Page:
Offered by RM Sotheby’s | Monterey, California | August 15-17, 2019
This is one of my favorite cars. Ever. Jerry Wiegert lost control of Vector in the mid-1990s, and it was taken over by Megatech, an Indonesian company owned by the son of the country’s “president” (read: dictator). Megatech also owned Lamborghini between 1994 and 1998.
The M12 was based on the Vector WX-3 prototype and the Lamborghini Diablo, a corporate cousin. It shares the same 492 horsepower, 5.7-liter V12 as the Diablo. Top speed was 189 mph and 60 arrived in 4.8 seconds. The design is pure land shark – a 90s wedge with a big spoiler. These cars are impossibly wide at the rear, and remarkably spacious inside with a crease at the beltline surrounded by glass on the scissor doors.
The M12 went on sale in 1996, and Megatech sold Lamborghini to Audi in 1998. The financial situation of Megatech was, well, miserable at this point, and Vector couldn’t afford to pay for the V12s anymore. So Vector shut down. Only 14 road-going M12s were built, along with three pre-production prototypes. Two of them are local to me, which is completely insane (one of which is the first car built). The one offered here is number five. It is the only one finished in purple and is being sold from the Lingenfelter collection.
The 90s were a wild time for supercars, and none of the M12’s competitors quite encapsulate the time quite as the Vector did. It’s also one of the rarest modern-day supercars that actually saw production, even though but a handful were completed. It is ludicrous in the best way possible, and I love it. Click here for more info and here for more from this sale.
Offered by Coys | London, U.K. | February 17, 2018
Photo – Coys
I have a soft spot for the Noble M12. The U.S. distributor (or one of them) was located not far from where I grew up and I saw them a lot when I was younger. This is the GTO-3 – the mid-range model, introduced in 2002, two years after the original 2.5 version.
The “3” signifies that it is powered by a twin-turbocharged 3.0-liter Ford V-6 making 352 horsepower. It could hit 60 mph in under four seconds and topped out at 170 mph. It was a decent power bump over the 2.5-liter model and it had enough performance improvement to justify the increased cost.
It is thought that only 116 examples of this model were produced (there was also an even more hardcore GTO-3R). The M12 has been molded into other cars after Noble stopped producing them, but this is an actual Noble from 2003. It is expected to sell for between $45,000-$53,000. Click here for more info and here for more from this sale.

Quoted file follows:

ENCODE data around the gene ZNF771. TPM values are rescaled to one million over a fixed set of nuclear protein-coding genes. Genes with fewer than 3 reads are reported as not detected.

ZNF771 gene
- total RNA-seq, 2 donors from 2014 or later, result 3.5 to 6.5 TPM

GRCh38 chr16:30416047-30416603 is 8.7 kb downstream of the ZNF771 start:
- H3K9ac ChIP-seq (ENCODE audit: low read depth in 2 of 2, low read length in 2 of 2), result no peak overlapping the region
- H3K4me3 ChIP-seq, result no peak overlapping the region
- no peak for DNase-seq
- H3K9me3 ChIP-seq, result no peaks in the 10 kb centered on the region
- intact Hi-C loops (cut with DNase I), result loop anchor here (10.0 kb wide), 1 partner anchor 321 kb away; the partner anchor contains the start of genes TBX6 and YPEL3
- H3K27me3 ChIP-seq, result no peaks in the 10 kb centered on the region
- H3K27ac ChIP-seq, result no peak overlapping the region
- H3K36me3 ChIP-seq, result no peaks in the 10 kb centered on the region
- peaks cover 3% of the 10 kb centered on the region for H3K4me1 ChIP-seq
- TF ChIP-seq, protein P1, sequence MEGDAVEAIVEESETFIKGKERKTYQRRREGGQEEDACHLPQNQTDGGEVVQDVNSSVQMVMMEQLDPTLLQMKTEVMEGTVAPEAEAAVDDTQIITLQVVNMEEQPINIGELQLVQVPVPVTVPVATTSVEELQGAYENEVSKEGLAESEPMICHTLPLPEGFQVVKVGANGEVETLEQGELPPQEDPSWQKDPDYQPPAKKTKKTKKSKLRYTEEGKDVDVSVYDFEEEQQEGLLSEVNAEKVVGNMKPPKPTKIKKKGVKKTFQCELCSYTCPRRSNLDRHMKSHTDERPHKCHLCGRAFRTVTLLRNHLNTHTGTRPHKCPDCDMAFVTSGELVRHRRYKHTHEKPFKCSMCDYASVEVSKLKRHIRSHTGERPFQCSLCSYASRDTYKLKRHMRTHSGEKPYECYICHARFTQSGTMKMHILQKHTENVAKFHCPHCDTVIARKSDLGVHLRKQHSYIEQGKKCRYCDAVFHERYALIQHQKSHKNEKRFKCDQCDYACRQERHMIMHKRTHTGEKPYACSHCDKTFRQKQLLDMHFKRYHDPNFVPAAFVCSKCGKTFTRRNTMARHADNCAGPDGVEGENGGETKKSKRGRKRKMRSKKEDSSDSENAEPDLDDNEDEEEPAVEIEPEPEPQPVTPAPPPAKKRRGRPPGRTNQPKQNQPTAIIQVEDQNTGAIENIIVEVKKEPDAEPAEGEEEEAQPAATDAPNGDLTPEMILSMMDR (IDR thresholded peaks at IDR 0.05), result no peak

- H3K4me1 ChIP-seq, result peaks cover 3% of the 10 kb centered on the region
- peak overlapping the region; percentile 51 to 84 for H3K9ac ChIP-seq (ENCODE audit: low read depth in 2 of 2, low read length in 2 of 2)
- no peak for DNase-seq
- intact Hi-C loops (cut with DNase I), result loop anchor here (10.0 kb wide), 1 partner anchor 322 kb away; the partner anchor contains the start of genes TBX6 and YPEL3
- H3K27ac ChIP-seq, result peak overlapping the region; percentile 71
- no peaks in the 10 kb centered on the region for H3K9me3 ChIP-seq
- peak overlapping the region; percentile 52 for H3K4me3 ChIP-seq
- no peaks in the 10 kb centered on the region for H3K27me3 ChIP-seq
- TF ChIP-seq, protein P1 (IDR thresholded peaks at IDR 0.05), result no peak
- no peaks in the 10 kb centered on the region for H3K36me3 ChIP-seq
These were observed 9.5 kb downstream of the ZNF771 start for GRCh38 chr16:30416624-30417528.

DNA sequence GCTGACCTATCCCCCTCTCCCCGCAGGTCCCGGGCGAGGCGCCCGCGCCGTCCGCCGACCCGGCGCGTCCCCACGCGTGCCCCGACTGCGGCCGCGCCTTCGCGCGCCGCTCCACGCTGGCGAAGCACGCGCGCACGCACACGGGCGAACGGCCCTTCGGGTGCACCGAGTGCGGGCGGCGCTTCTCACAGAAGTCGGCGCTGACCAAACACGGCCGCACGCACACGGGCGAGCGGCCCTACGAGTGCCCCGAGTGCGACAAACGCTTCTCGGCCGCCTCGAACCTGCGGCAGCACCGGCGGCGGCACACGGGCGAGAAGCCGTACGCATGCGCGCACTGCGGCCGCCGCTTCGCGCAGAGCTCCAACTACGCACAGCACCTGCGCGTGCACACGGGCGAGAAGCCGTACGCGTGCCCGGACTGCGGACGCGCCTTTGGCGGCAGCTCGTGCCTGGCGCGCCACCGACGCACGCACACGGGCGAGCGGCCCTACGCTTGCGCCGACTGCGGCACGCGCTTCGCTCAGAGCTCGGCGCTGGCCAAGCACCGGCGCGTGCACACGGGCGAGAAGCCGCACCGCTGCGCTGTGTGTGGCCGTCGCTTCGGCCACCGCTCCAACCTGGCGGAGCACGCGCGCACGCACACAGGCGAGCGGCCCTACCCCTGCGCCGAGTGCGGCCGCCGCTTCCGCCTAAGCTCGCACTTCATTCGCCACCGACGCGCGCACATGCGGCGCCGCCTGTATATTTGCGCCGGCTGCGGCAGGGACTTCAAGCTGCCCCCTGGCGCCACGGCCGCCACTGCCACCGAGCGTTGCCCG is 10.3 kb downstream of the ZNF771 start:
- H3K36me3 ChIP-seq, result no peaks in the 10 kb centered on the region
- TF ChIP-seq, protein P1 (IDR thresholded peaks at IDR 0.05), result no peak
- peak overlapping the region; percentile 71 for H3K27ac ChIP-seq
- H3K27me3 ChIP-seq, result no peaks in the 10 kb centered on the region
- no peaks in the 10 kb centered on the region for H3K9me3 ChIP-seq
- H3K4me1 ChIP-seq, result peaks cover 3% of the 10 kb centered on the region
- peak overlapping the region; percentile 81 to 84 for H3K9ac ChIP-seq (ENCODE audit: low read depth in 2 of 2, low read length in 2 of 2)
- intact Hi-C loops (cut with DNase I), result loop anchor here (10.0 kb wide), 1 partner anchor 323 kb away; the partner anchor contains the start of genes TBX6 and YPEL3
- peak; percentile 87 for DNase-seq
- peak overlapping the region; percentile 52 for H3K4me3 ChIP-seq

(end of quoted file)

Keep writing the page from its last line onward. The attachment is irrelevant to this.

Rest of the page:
Offered by Silverstone Auctions | Birmingham, U.K. | November 12, 2016
Photo – Silverstone Auctions
Lee Noble has designed a lot of low-volume sports cars, including the Ultima GTR and the line of cars that bears his name. The M12 is the most popular Noble model, with quite a few different versions available. They first went on sale in 2000 but the company (having been sold in 2006) moved on to other projects after 2008.
The M12 chassis is steel and the body is fiberglass. All M12s were powered by Ford V6s, and this one features a 2.5-liter twin-turbocharged Ford Duratec V6 making 310 horsepower. Later cars grew in engine capacity – and power. Top speed of this model is 165 mph and it can hit 60 in 4.1 seconds.
Pre-built Nobles were assembled in South Africa, but in the U.S. they were technically a kit car and were distributed by 1G Racing (which went on to become Rossion, maker of the Noble-like Q1). As a side note, 1G Racing used to be located down the street from where I lived… so Nobles were about the sportiest thing I could ever hope to see on any kind of regular basis.
This 15,000 mile car has never seen the track and should sell for between $33,000-$40,000. Click here for more info and here for more from this sale.
The Mirage M12 was the final Mirage prototype race car the company would construct. Mirage has one of the coolest histories because of its founding as the flag carrier for the colors of the Gulf Oil Corporation. The first Mirages were Ford GT40-based and they were awesome.
The Gulf sponsorship dried up after 1975 but Mirage continued to be successful in the late-70s. With the new Group C rules coming into effect, Mirage designed this rather attractive ground effects car powered by a 4.0-liter Ford-Cosworth V-8 that makes 540 horsepower. The build of the car was actually undertaken by Tiga, another racing car manufacturer.
This particular example was never raced, as it served as the team’s spare car at Le Mans in 1982. It has been clocked at 220 mph in testing and has never needed a rebuild or restoration – although it has been competently sorted and is ready for the historic racing circuit.
The Mirage program ended after Le Mans in 1982 and this is the last car they built. It can be yours for between $345,000-$440,000. Click here for more info and here for more from RM in Monaco.